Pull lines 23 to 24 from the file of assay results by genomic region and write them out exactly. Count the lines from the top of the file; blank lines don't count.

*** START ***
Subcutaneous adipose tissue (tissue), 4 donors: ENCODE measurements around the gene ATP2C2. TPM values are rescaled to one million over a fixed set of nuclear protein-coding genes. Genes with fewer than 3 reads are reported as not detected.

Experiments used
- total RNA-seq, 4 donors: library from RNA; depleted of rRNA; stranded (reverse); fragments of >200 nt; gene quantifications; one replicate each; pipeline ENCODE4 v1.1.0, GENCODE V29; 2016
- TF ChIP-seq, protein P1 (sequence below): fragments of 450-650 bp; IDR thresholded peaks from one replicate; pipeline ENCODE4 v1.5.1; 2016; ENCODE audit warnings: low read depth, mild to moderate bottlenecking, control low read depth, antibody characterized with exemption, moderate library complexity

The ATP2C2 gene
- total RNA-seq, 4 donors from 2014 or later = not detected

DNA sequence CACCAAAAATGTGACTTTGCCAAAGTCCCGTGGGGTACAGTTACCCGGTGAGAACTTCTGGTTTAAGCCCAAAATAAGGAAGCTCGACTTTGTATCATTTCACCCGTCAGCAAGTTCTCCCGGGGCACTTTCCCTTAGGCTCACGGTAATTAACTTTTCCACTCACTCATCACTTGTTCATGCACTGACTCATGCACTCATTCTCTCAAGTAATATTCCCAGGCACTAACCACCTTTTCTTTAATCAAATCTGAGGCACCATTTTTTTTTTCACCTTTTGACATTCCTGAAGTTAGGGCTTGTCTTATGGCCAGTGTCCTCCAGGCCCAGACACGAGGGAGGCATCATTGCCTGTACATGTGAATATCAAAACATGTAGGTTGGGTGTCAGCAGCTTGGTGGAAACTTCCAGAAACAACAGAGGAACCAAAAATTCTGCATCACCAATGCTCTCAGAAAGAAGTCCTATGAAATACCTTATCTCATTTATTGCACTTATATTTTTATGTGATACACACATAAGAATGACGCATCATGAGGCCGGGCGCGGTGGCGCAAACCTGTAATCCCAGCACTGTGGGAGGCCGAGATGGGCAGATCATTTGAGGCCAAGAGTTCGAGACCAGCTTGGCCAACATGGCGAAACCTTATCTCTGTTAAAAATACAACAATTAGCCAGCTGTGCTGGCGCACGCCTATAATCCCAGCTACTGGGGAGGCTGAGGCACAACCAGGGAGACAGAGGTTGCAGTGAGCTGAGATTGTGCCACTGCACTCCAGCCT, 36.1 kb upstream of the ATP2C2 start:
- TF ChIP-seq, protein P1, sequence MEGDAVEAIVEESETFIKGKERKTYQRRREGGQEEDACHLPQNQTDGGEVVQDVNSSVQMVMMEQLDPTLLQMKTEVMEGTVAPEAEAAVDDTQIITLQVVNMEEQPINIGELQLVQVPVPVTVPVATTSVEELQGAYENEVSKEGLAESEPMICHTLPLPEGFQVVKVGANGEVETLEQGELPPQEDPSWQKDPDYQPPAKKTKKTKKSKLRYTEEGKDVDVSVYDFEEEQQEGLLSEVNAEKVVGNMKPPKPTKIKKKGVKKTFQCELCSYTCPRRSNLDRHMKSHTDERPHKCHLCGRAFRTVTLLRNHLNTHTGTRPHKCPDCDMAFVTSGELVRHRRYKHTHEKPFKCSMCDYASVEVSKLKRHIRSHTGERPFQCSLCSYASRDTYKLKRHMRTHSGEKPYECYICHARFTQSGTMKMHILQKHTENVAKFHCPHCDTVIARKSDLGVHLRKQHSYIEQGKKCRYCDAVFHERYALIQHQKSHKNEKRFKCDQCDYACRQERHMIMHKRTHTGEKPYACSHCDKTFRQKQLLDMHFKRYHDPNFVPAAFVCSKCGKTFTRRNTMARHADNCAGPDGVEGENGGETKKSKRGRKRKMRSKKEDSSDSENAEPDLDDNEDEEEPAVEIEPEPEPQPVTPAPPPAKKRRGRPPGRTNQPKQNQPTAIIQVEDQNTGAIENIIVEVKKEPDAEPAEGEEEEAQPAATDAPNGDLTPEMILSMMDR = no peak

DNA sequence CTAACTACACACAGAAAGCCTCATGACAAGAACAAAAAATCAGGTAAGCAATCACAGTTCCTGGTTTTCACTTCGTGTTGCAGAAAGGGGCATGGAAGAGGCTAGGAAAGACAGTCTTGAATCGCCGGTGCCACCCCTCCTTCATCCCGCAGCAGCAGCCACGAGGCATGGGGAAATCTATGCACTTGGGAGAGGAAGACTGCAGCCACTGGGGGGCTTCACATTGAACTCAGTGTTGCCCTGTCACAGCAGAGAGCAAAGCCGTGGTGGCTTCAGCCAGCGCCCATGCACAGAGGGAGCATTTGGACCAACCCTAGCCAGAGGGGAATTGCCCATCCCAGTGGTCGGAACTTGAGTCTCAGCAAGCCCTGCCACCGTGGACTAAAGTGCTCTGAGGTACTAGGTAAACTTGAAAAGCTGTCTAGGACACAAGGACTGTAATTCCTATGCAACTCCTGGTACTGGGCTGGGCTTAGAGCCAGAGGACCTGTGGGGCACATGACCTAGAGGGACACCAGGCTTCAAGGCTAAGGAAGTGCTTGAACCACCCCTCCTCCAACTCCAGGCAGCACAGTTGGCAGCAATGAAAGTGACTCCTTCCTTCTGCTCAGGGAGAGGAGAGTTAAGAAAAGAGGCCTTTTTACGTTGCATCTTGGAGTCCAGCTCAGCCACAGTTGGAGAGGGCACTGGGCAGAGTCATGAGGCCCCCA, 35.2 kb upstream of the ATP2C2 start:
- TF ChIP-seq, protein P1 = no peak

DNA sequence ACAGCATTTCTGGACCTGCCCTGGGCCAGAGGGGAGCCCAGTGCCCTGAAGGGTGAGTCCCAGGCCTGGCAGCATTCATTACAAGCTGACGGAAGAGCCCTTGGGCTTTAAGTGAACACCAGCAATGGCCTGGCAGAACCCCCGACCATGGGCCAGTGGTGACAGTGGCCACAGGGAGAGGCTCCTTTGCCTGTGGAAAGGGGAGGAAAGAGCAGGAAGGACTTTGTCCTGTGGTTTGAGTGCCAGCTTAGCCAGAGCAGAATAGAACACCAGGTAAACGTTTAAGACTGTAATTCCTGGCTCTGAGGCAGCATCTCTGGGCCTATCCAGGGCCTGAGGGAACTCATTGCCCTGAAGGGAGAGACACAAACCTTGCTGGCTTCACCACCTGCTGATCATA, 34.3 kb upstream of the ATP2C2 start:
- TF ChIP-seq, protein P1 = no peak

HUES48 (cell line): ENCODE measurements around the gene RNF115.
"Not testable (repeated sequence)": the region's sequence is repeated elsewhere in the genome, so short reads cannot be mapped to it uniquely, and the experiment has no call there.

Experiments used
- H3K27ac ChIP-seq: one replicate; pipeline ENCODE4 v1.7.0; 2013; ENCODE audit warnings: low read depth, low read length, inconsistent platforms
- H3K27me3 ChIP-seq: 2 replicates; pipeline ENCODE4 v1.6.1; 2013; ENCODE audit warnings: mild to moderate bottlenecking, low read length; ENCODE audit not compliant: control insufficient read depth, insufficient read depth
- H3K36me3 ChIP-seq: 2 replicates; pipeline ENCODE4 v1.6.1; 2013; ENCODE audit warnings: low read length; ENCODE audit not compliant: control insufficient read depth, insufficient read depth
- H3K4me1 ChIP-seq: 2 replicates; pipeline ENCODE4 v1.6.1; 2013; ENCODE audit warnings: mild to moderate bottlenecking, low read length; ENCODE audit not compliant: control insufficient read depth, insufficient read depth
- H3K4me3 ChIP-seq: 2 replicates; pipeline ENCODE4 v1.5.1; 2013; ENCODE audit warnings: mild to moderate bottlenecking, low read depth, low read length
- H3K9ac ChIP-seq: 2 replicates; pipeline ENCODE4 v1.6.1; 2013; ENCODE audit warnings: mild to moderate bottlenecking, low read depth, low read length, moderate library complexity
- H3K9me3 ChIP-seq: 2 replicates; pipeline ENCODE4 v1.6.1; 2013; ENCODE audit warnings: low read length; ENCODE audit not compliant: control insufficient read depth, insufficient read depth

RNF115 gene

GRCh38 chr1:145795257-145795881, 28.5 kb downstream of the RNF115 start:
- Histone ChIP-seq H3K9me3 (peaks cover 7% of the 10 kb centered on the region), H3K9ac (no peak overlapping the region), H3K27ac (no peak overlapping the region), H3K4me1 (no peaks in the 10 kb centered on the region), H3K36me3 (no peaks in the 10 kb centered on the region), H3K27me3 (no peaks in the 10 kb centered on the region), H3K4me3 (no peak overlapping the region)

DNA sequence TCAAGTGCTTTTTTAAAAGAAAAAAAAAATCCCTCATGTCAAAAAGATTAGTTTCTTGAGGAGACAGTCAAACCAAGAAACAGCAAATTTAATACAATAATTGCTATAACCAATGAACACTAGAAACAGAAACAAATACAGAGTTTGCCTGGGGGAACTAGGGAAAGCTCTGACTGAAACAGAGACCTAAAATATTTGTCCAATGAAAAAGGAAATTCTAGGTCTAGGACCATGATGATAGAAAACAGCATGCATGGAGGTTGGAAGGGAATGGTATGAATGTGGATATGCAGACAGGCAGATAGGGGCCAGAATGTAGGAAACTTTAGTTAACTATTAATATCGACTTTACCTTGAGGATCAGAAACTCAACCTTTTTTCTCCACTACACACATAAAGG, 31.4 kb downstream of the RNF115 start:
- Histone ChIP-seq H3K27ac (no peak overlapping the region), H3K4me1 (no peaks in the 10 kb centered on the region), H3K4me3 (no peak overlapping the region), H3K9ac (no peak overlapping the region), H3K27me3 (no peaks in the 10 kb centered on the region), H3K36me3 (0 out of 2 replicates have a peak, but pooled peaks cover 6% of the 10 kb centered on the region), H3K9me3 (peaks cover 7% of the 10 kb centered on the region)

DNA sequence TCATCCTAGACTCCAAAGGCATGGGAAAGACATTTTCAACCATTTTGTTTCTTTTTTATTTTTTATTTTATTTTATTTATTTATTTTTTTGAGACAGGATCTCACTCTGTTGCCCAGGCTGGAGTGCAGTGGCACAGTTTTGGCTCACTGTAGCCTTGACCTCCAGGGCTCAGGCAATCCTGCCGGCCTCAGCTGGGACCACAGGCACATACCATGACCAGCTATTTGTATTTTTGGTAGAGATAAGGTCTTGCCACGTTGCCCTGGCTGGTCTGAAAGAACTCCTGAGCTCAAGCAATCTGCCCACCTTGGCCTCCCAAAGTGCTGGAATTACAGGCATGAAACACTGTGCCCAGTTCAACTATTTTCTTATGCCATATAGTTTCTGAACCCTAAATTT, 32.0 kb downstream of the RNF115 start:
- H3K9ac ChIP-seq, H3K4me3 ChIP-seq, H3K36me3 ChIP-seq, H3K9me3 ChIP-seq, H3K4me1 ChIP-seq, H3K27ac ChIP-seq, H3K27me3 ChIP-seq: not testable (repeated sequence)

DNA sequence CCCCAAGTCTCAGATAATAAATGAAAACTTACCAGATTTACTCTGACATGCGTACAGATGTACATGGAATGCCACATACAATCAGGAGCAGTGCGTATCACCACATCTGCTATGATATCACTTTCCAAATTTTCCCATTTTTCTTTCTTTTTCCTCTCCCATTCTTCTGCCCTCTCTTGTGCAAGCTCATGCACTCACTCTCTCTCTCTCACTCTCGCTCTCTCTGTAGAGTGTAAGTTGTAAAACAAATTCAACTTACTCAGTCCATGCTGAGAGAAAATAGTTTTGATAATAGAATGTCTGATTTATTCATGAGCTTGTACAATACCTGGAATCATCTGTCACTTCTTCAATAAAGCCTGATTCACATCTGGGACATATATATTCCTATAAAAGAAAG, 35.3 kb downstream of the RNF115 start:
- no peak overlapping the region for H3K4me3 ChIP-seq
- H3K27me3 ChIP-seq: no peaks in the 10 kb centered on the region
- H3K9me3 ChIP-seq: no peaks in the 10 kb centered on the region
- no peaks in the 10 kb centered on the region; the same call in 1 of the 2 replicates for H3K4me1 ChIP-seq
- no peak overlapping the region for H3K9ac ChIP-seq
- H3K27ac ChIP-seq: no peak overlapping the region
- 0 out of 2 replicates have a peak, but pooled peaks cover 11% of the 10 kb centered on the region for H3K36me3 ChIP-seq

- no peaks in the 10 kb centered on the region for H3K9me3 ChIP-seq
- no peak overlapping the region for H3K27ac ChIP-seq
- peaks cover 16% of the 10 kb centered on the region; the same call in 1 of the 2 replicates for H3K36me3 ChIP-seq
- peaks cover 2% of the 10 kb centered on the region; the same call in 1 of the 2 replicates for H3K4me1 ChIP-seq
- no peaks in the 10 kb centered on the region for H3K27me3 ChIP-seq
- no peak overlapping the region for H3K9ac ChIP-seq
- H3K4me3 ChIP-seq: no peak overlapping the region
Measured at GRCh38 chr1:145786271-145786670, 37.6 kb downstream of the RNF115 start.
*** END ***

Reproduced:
RNF115 gene

GRCh38 chr1:145795257-145795881, 28.5 kb downstream of the RNF115 start: